Syrian refugees resettled in the US

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Four Syrian refugees who had been stuck in Antigua & Barbuda for two years have finally reached their destination in America.
The effort to get the remaining four into the US was still being pursued by the United Nations High Commission on Refugees (UNHCR) and the International Organisation for Migration (IOM) after US President Donald Trump signed an executive order imposing a travel ban on nationals of certain countries, including Syria.
The resettlement came several months after the first 11 men were re-homed in that country, but uncertainty loomed over the process for the last group due to the signing of a controversial executive order.
Local affiliate with the UNHCR, Michael Joseph said that the men were moved to Trinidad & Tobago in the event the travel ban was lifted but the success came because the UNHCR continued going through the required processes to get the men relocated even while the US ban was in place.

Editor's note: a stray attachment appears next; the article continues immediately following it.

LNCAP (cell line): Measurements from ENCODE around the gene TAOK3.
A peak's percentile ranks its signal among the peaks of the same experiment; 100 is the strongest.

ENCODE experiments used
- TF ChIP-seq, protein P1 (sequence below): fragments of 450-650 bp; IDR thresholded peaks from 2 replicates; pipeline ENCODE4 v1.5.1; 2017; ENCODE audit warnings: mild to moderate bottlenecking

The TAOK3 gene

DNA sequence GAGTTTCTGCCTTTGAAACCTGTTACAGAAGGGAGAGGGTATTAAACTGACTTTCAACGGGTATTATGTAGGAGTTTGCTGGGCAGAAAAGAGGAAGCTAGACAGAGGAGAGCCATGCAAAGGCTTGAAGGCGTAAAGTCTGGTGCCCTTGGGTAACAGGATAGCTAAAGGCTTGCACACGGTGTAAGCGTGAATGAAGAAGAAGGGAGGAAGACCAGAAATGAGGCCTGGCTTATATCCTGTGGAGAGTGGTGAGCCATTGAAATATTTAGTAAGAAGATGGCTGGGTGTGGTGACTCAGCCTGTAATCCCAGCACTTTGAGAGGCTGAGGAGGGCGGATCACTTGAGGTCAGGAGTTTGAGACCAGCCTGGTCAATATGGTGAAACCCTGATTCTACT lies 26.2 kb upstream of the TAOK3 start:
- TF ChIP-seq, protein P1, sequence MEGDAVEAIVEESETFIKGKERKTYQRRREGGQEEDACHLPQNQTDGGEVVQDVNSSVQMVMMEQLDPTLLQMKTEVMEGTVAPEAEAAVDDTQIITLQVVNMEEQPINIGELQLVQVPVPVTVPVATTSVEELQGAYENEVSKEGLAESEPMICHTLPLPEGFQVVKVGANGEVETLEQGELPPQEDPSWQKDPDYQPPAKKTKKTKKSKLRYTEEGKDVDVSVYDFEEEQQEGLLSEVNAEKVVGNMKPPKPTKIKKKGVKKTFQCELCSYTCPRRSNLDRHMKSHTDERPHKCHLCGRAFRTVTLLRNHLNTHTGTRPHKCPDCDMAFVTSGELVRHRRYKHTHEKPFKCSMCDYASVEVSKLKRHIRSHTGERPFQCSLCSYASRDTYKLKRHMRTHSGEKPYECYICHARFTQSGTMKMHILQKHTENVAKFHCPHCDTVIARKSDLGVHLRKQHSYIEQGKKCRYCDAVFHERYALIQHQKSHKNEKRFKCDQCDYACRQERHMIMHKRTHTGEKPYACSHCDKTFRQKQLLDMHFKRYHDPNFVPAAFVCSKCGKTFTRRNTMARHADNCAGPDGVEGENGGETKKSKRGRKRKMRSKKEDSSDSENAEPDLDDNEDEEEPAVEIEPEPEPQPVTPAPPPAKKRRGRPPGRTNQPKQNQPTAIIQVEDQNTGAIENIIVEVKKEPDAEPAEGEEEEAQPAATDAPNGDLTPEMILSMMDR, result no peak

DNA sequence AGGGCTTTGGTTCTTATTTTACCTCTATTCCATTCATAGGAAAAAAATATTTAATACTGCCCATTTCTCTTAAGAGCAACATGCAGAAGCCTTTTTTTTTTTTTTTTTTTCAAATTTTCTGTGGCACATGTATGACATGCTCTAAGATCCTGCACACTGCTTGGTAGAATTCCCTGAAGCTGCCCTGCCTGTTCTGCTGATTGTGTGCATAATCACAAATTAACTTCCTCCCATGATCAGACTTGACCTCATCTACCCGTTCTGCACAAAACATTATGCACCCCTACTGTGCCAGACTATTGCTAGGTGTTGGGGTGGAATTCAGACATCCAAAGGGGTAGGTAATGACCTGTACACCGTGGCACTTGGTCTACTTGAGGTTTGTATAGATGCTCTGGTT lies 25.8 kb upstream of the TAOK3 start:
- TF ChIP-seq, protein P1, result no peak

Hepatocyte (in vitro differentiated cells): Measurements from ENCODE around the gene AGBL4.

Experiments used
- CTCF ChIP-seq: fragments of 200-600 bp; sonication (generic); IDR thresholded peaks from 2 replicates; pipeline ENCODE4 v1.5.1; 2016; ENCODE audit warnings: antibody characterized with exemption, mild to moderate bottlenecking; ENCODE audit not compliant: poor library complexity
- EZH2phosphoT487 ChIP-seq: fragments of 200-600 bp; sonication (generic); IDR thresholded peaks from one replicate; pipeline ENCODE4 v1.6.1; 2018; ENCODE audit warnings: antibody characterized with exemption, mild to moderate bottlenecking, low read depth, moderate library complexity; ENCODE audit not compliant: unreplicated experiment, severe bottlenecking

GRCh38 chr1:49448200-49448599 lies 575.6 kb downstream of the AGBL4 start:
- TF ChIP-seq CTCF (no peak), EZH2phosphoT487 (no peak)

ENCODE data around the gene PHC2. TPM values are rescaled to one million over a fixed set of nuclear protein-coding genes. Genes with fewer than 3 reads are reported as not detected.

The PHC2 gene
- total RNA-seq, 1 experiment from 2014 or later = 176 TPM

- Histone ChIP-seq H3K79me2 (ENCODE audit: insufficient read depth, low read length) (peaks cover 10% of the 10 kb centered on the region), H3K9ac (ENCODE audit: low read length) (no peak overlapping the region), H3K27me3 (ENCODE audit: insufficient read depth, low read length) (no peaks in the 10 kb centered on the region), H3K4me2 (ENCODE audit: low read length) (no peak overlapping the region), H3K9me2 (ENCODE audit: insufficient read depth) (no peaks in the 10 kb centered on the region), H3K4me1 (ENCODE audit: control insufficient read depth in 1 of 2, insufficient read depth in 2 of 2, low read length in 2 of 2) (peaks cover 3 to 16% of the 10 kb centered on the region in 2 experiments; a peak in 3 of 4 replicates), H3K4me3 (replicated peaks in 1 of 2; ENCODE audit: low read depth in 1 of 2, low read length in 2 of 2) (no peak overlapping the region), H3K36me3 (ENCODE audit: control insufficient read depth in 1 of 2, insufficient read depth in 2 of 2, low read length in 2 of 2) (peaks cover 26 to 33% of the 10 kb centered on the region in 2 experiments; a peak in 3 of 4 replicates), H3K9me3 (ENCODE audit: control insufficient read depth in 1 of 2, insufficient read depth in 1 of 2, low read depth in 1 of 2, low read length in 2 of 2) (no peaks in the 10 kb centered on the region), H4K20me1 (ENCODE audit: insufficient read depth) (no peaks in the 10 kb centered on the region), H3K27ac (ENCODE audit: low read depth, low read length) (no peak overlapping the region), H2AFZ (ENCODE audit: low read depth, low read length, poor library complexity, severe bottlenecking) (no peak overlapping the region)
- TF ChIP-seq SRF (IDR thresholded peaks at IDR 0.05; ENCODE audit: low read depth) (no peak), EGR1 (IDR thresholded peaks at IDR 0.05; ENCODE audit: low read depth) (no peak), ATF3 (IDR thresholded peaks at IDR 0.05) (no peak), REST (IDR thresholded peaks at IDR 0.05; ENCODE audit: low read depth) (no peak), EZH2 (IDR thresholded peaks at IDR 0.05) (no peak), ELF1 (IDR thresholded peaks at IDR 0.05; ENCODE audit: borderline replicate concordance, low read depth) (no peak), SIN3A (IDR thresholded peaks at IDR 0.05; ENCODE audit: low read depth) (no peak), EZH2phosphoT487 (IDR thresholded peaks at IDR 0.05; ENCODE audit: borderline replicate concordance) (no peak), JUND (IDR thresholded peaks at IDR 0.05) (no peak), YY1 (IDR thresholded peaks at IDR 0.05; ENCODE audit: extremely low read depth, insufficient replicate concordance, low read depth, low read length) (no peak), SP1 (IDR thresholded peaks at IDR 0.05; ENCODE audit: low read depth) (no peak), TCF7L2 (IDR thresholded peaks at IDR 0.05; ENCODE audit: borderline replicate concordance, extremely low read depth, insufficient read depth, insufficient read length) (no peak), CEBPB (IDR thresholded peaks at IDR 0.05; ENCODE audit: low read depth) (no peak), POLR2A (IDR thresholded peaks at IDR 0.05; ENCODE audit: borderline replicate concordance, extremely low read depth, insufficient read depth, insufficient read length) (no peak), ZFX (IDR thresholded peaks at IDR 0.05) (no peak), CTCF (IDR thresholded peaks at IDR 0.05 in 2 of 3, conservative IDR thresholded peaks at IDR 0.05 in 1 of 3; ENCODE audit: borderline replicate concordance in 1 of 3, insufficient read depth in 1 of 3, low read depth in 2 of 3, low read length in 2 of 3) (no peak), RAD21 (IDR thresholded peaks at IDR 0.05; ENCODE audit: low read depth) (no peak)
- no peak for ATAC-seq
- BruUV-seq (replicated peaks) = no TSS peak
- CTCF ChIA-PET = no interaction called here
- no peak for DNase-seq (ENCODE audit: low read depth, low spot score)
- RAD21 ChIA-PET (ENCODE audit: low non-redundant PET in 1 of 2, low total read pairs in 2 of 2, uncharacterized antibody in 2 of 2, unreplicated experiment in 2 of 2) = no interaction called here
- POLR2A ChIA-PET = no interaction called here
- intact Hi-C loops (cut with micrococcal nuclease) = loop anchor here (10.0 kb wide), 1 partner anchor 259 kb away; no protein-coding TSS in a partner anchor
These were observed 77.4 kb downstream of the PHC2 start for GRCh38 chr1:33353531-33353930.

“It so happened that the judge in Hawaii placed a hold on the entire ban and it so happened at the time their medical checks had cleared. They only stayed in Trinidad for about three weeks before moving on to the US to start their new lives,” Joseph said.
Joseph said the UNHCR and government are reviewing the processes that were undertaken to be prepared in the event there are similar situations in the future.
Fifteen Syrian men were picked in late July 2015 when US authorities notified the Government of Antigua & Barbuda of a smuggling ring involving Syrian nationals.
It was discovered that they arrived in Antigua on visa waivers and while they were in the custody of the police and immigration, they applied for asylum. The men claimed it was unsafe to return to their war-torn home.
They were granted asylum after officials from the UNHCR and International Office for Migration travelled to Antigua, questioned the men and investigated their reports.

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